Wednesday, November 17, 2004

Greg Palast On Spoilage

To me, the number one problem with our electoral system is the fact that hundreds of thousands of people take the time to go to the polls on election day but for various reasons, their votes aren't counted.

Greg Palast ( is the Paul Revere of spoilage. He warned us four years ago, and he hasn't let up since.

On November 12th, Palast wrote this extraordinary article: Kerry Won Just Count The Ballots At The Back Of the Bus. Here are some excerpts:

American democracy has a dark little secret. In a typical presidential election, two million ballots are simply chucked in the garbage, marked "spoiled" and not counted. A dive into the electoral dumpster reveals something special about these votes left to rot. In a careful county-by-county, precinct-by-precinct analysis of the Florida 2000 race, the US Civil Rights Commission discovered that 54% of the votes in the spoilage bin were cast by African-Americans.

Ohio Republicans, simultaneously in charge of both the Bush-Cheney get-out-the-vote drive and the state's vote-counting rules, doggedly and systematically insured the spoilage pile would be as high as the White House. Vote spoilage comes in two flavors. There are "overvotes" -- too many punches in the cards, and "undervotes." Here we find the hanging, dimpled and "pregnant" chads created by old, dysfunctional punch card machines, in which the bit of paper covering the hole doesn't fall out, but hangs on.

Whose chads are left hanging? In Florida in 2000 federal investigators determined that Black voters' ballots spoiled 900% more often than white voters, mainly due to punch card error. Ohio Republicans found those racial odds quite attractive. The state was the only one of fifty to refuse to eliminate or fix these vote-eating machines, even in the face of a lawsuit by the ACLU.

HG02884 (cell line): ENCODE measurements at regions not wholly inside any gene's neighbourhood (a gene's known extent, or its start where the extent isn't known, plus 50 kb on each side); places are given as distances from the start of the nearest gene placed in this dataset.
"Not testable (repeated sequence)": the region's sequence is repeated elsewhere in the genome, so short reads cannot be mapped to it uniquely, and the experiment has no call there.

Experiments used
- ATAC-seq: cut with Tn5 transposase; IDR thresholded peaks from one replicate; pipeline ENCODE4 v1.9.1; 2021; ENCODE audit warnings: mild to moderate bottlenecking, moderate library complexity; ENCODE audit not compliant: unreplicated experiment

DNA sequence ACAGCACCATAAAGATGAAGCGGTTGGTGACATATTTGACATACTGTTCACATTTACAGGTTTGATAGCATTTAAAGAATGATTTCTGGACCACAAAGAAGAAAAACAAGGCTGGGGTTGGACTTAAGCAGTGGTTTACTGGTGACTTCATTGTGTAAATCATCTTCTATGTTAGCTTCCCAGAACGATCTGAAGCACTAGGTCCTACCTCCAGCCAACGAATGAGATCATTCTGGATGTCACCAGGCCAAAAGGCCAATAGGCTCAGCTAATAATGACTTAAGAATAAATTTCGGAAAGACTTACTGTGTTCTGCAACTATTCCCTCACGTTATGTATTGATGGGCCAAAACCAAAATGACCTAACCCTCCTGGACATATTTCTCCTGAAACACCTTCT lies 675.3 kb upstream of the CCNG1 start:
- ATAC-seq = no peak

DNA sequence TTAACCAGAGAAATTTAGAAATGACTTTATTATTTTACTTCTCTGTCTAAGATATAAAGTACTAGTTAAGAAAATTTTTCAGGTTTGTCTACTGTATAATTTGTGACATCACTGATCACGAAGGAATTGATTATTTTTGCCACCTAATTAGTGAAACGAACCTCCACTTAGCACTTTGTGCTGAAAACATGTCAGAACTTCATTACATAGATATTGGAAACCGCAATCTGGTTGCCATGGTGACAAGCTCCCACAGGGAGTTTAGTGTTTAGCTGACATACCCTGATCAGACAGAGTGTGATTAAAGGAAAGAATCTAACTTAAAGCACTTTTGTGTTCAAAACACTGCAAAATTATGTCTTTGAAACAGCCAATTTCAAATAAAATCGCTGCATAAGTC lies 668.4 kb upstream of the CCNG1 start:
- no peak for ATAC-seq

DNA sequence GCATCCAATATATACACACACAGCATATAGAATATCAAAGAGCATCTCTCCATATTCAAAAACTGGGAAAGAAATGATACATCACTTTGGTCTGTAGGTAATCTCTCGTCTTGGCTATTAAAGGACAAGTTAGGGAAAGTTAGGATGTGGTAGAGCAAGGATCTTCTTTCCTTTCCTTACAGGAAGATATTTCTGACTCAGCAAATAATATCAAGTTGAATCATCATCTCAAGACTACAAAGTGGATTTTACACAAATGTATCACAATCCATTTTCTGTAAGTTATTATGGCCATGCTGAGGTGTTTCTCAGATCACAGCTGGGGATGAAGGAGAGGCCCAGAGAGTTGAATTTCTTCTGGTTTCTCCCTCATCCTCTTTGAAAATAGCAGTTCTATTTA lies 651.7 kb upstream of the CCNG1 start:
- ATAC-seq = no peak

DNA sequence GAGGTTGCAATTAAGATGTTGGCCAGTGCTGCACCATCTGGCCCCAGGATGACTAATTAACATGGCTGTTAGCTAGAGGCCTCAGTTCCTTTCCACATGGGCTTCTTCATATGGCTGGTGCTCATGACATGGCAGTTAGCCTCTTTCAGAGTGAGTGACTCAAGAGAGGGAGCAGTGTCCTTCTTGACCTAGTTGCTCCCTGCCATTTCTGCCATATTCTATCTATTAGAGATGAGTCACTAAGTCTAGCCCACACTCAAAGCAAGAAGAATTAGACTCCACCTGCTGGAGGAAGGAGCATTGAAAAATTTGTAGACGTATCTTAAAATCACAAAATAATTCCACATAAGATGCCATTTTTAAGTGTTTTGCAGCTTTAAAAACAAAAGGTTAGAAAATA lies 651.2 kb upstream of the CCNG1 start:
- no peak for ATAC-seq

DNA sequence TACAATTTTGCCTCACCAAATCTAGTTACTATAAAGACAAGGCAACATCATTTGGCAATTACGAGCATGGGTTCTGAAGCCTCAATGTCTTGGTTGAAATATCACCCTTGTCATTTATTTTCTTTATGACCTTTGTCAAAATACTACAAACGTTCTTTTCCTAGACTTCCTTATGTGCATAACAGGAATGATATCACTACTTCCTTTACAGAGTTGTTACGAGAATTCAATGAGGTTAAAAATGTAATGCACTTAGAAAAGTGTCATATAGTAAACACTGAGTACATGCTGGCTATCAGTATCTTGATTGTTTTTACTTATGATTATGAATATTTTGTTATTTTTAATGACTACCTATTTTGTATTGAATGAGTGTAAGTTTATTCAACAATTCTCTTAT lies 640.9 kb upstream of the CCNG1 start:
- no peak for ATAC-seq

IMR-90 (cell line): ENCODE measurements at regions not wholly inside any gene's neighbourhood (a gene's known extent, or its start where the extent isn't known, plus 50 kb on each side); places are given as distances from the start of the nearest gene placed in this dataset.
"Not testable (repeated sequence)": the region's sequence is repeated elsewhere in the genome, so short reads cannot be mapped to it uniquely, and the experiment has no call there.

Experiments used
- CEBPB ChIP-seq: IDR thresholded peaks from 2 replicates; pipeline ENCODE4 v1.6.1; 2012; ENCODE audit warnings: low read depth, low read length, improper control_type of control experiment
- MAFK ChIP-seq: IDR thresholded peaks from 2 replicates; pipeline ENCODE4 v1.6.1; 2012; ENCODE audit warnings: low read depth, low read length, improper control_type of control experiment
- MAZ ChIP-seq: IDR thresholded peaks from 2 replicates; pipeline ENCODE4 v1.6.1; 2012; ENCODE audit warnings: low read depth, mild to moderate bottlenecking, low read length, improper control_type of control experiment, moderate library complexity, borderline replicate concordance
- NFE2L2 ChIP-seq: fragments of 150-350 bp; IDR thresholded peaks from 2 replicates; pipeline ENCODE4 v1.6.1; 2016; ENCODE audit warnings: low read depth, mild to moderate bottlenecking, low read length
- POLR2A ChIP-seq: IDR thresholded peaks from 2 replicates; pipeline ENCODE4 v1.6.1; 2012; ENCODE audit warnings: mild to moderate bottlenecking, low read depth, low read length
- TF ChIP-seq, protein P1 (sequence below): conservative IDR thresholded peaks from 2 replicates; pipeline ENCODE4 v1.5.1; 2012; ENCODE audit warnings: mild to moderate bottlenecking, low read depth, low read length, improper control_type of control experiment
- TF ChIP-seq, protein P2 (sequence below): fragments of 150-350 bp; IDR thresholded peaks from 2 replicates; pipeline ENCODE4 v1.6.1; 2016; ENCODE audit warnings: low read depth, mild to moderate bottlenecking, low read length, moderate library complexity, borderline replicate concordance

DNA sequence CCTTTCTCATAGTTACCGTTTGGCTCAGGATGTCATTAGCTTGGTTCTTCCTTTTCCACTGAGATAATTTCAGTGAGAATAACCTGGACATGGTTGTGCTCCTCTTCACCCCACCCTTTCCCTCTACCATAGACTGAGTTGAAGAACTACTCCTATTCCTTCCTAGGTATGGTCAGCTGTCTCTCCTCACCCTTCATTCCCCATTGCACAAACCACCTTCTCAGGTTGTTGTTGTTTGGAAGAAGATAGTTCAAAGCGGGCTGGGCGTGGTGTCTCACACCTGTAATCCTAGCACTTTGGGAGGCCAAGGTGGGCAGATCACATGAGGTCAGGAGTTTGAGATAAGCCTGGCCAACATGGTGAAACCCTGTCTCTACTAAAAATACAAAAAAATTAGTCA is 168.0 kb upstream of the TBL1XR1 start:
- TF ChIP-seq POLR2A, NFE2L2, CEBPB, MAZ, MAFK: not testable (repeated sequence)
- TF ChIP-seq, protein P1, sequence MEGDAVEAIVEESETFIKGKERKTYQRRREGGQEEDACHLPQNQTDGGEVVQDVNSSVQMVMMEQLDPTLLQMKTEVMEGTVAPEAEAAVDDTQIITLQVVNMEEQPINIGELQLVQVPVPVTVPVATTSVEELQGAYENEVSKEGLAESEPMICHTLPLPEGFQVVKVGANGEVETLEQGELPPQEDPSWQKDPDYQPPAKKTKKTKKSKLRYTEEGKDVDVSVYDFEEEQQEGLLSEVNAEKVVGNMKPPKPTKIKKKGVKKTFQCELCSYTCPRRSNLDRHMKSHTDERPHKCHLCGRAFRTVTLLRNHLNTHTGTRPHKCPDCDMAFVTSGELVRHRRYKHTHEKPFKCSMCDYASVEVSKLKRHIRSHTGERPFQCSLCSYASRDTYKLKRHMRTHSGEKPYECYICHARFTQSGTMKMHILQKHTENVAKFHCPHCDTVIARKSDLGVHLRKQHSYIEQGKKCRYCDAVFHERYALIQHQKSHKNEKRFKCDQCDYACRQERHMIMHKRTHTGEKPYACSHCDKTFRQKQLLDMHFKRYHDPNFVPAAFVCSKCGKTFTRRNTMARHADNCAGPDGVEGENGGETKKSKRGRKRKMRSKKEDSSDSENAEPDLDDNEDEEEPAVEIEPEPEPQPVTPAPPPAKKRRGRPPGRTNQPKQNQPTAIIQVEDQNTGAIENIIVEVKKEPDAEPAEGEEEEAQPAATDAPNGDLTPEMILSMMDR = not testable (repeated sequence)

Apparently, the Ohio Republicans like what the ACLU found. The civil rights group's expert testimony concluded that Ohio's cussed insistence on forcing 73% of its electorate to use punch card machines had an "overwhelming" racial bias, voiding votes mostly in Black precincts. Blackwell doesn't disagree; and he hopes to fix the machinery … sometime after George Bush's next inauguration. In the meantime, the state's Attorney General Jim Petro, a Republican, strategically postponed the trial date of the ACLU case until after the election.

Fixing a punch card machine is cheap and easy. If Ohio simply placed a card-reading machine in each polling station, as Michigan did this year, voters could have checked to ensure their vote would tally. If not, they would have gotten another card. Blackwell knows that. He also knows that if those reading machines had been installed, almost all the 93,000 spoiled votes, overwhelmingly Democratic, would have closed the gap on George Bush's lead of 136,000 votes.

To the victors go the spoils of electoral class war. As Ohio's politically ambitious Secretary of State brags on his own website, "Last time I checked, Katherine Harris wasn't in a soup line, she's in Congress."


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